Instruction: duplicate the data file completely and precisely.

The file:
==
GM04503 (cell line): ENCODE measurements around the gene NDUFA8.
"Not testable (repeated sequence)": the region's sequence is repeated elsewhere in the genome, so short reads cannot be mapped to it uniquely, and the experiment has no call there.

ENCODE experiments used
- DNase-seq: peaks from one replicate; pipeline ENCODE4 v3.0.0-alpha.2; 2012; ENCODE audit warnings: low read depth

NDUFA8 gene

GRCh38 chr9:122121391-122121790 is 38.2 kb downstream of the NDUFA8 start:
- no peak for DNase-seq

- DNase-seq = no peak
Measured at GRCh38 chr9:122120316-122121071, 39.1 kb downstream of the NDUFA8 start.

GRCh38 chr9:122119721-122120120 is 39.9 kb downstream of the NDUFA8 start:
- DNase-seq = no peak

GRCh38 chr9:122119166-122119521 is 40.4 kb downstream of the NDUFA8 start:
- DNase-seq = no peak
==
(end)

GM04503 (cell line): ENCODE measurements around the gene NDUFA8.
"Not testable (repeated sequence)": the region's sequence is repeated elsewhere in the genome, so short reads cannot be mapped to it uniquely, and the experiment has no call there.

ENCODE experiments used
- DNase-seq: peaks from one replicate; pipeline ENCODE4 v3.0.0-alpha.2; 2012; ENCODE audit warnings: low read depth

NDUFA8 gene

GRCh38 chr9:122121391-122121790 is 38.2 kb downstream of the NDUFA8 start:
- no peak for DNase-seq

- DNase-seq = no peak
Measured at GRCh38 chr9:122120316-122121071, 39.1 kb downstream of the NDUFA8 start.

GRCh38 chr9:122119721-122120120 is 39.9 kb downstream of the NDUFA8 start:
- DNase-seq = no peak

GRCh38 chr9:122119166-122119521 is 40.4 kb downstream of the NDUFA8 start:
- DNase-seq = no peak